The Controversy Surrounding the Kentucky Derby Anthem: ‘My Old Kentucky Home’

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My Old Kentucky Home
The curve at the Kentucky Derby (Credit: NBC)

Nothing screams sports Americana like the long-running horse race, The Kentucky Derby. This annual race is known for its 2km of thrill that, year after year, brings the best jockeys and the best horses and draws crowds of men and women wearing extravagant hats that sip on their mint juleps. This tradition of 147 years is held on the first Saturday in May at Churchill Downs in Louisville, Kentucky.

The Kentucky Derby is the longest-running sporting event in U.S. history and one of the big three, the famous Triple Crown, consisting of the Preakness Stakes, the Belmont Stakes, and the beloved Kentucky Derby. As such it’s no surprise that the Kentucky Derby attracts millions of viewers and fans of thoroughbred racing year after year.

But just as the Kentucky Derby finished, a pressing topic that concerns social justice activists looms, and that is the one concerning the Kentucky Derby’s anthem. Why has the Kentucky Derby anthem, “My Old Kentucky Home,” become a topic of controversy in recent years? Let’s put that under the magnifying glass today.

My Old Kentucky Home
The popular Kentucky Derby (Credit: NBC)

Why is The Kentucky Derby So Popular?

Ever heard of “The Most Exciting Two Minutes in Sports” or “The Run for the Roses.”? That’s precisely what this thoroughbred race is. A classic tradition that year after year brings together the best of the best in that sport. It’s a prestigious tradition, without a doubt. The race features the world’s finest thoroughbred horses competing for the top prize and a chance to make history. Additionally, the Kentucky Derby is the first leg of the Triple Crown, a series of three races that also includes the Preakness Stakes and Belmont Stakes. In fact, winning the Triple Crown is a rare thing, and it is a highly coveted achievement in horse racing.

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What Is The Kentucky Derby Anthem?

Each year, as the horses make their way onto the track for the Kentucky Derby, the crowd at Churchill Downs joins in singing the state’s official song, “My Old Kentucky Home.” The tradition of singing the lyrics to “My Old Kentucky” is one which dates back to the early 20th century and is part of the event’s pageantry and sense of showmanship.

The song, composed by Stephen Foster in 1853, evokes a sense of nostalgia and pride among Kentuckians and race attendees. The anthem went through a couple of changes in its lyrics starting in 1967 when a segment of the song was changed to not reference an ethnic slur towards black people and their lives during the times when slavery was pervasive in the Southern United States. 

As it turns out, the long-lasting scars of America’s troubled past with slavery and its iconography resound and ruffle feathers when things like My Old Kentucky are sung. Raising questions about whether it is okay or not to adhere to that tradition considering the song and its lyrics past. 

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Who Wrote My Old Kentucky Home?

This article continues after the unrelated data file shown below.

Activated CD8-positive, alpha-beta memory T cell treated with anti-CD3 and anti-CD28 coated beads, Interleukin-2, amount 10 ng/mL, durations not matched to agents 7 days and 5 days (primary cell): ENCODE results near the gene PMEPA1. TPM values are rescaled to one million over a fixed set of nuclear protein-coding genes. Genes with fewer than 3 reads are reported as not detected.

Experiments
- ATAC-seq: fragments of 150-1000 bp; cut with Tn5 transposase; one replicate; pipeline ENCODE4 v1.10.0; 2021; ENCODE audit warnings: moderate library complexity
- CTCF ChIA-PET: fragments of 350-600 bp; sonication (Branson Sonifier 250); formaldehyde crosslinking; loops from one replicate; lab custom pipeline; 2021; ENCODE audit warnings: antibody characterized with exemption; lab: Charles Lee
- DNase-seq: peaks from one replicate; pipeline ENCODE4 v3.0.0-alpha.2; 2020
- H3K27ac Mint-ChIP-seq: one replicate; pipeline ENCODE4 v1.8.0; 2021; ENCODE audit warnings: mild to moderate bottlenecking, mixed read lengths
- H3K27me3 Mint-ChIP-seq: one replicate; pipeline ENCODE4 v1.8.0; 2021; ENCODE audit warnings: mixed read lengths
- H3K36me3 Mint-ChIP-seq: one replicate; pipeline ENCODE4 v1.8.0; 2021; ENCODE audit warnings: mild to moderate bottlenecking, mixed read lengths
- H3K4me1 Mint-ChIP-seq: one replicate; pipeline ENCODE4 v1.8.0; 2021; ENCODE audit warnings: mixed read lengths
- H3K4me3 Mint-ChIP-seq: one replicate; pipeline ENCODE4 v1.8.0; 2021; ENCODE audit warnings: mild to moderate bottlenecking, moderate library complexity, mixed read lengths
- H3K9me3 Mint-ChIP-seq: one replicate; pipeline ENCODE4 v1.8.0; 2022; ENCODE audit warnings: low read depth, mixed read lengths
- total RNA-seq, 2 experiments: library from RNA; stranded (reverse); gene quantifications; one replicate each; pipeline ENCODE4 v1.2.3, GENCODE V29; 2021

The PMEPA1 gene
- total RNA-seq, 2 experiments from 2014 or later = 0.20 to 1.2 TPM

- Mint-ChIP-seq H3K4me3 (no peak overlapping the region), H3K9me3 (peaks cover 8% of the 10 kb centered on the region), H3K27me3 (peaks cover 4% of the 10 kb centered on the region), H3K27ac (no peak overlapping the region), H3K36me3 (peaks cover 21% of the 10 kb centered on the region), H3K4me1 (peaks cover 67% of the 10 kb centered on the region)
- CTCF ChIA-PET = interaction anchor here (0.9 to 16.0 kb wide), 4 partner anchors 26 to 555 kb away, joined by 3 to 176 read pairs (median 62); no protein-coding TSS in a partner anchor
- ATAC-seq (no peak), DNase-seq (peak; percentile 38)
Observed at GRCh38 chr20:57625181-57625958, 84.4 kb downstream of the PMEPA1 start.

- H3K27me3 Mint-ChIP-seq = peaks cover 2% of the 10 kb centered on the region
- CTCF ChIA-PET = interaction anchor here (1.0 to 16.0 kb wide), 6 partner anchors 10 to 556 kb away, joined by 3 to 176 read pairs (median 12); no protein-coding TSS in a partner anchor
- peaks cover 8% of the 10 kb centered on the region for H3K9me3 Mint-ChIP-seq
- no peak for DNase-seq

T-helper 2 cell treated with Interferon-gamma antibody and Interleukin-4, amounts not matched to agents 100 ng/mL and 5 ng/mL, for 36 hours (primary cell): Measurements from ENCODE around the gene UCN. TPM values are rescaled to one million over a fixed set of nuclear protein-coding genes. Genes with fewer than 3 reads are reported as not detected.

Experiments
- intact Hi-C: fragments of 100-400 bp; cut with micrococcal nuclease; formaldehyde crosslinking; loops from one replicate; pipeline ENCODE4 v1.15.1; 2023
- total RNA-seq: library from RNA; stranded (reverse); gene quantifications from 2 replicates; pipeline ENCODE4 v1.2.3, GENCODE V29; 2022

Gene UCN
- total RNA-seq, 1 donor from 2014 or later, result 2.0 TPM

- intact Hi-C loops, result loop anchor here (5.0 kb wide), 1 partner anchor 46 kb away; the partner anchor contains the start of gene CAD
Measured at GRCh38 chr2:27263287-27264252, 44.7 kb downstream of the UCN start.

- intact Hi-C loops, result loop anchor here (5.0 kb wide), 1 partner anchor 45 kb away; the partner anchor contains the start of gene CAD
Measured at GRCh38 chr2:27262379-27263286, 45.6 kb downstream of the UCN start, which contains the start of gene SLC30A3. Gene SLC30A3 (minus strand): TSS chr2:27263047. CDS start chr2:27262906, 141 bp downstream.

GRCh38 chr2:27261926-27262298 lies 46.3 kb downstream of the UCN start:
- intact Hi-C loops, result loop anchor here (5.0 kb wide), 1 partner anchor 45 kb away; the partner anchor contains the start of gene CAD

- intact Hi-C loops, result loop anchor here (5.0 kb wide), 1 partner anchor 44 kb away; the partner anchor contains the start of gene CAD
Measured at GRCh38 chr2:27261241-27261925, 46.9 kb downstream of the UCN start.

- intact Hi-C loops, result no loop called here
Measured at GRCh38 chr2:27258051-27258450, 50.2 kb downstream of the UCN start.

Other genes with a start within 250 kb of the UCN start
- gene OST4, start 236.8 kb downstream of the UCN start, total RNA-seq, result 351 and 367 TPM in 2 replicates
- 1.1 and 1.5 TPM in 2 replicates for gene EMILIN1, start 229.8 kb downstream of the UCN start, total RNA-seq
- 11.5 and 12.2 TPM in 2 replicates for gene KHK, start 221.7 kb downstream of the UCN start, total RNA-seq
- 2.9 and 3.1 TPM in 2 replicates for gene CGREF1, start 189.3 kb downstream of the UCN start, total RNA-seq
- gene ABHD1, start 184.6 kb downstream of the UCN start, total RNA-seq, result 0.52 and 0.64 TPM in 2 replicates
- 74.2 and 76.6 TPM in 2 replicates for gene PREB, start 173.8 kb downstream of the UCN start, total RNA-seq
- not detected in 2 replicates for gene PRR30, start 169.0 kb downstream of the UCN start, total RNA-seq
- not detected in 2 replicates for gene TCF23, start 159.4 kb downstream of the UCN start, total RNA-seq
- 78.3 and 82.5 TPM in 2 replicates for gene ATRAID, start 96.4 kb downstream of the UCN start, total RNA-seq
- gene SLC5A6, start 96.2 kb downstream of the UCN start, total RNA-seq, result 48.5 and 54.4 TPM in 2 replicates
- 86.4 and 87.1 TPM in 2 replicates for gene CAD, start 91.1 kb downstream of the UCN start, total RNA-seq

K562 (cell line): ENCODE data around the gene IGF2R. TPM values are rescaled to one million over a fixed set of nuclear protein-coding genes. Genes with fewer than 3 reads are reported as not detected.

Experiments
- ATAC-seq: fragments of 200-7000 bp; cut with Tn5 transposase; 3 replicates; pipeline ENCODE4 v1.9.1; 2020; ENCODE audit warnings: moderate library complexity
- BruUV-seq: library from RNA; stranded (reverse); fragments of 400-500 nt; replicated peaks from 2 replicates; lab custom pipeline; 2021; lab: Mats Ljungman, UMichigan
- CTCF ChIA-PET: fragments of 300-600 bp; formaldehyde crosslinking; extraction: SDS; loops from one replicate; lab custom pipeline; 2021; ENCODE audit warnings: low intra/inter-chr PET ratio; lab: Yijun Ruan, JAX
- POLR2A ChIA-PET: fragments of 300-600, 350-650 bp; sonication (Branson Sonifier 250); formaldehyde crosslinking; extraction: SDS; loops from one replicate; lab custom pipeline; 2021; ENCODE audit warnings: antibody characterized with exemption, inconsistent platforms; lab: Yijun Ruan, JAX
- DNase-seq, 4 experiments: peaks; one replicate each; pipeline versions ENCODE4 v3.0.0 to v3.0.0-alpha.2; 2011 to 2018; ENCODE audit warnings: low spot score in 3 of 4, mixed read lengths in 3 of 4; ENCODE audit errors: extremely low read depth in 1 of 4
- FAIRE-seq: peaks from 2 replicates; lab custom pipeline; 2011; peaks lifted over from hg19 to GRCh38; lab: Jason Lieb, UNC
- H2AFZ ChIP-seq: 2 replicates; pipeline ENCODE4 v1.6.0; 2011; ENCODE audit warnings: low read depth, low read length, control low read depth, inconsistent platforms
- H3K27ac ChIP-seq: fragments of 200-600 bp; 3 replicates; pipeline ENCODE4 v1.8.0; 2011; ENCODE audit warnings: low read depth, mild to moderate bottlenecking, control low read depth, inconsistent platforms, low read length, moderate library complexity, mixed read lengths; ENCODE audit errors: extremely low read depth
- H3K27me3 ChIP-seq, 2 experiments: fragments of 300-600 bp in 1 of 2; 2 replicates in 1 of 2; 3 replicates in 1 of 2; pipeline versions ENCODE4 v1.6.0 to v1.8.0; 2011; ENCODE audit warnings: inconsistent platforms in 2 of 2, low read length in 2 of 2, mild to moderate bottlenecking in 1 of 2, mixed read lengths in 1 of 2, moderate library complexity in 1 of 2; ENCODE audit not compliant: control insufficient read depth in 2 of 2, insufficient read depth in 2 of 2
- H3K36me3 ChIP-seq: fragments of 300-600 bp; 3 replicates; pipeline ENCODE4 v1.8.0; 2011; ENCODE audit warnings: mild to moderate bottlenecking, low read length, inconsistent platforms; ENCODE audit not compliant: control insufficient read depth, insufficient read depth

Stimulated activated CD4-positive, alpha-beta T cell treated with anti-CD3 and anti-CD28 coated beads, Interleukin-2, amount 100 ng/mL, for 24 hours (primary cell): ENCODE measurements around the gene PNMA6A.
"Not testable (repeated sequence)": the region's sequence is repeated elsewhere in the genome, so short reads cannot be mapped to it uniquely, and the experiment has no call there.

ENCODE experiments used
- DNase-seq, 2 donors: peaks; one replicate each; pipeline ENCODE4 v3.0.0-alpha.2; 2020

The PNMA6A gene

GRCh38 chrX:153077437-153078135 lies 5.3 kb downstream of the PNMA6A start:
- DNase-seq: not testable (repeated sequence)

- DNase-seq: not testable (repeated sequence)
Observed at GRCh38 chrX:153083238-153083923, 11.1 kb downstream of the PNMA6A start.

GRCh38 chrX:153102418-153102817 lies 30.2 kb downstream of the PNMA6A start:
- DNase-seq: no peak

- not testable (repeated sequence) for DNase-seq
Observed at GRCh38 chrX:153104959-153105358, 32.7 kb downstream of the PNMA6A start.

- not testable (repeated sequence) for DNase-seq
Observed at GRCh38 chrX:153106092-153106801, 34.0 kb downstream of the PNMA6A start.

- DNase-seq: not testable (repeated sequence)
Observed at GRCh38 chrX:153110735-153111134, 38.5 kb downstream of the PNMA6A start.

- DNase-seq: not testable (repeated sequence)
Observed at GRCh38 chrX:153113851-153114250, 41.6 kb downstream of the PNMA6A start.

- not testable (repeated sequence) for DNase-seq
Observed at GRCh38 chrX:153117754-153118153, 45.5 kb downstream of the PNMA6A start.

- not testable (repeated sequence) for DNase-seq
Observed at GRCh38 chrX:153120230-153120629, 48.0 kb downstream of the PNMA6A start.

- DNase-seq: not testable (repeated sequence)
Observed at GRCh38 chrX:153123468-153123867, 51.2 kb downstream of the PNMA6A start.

Stephen Foster wrote “My Old Kentucky Home” back in 1853. Foster was a prolific songwriter during the 19th century, composing over 200 songs that remain popular today, including “Oh! Susanna,”, “Hard Times Come Again No More”, “Camptown Races,” and “Beautiful Dreamer.” Although Foster was not from Kentucky, his song has become synonymous with the state and its people.

My Old Kentucky Home
The Kentucky Derby anthem is at the center of controversy (Credit: NBC)

Why Is My Old Kentucky Home Anthem Controversial?

The whole deal concerning the lyrics of My Old Kentucky Home is a matter of perception and how the song traces back to a time when slavery was still prevalent in the United States. Depending on who you ask, some might interpret the lyrics as suggestive of a time when human beings were treated as property. These interpretations have led to questions about whether My Old Kentucky Home is appropriate for modern audiences and if it should continue to be part of the Kentucky Derby tradition.

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In recent years, African American activists had called to retire “My Old Kentucky Home” as the Derby anthem due to its perceived connections and connotations to times when slavery and racism were normalized. In 1967, a segment of the anthem was changed to stop mentioning an ethnic slur. And despite the change, the debate over “My Old Kentucky Home” continues to divide opinions and ruffle feathers.

There are two bands, those who say that the song should be retired entirely and others who maintain that it’s an essential part of the Kentucky Derby’s history and tradition. As American society grapples with issues of race and representation and reparations, the future of “My Old Kentucky Home” as the Derby anthem remains uncertain, but the song keeps its status as the anthem.

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By Alberto Zambrano

I'm Alberto Zambrano, and I'm a Venezuelan writer who specializes in writing gossip and entertainment from streaming platforms like Netflix, Hulu, and Disney+. You can reach out to me via

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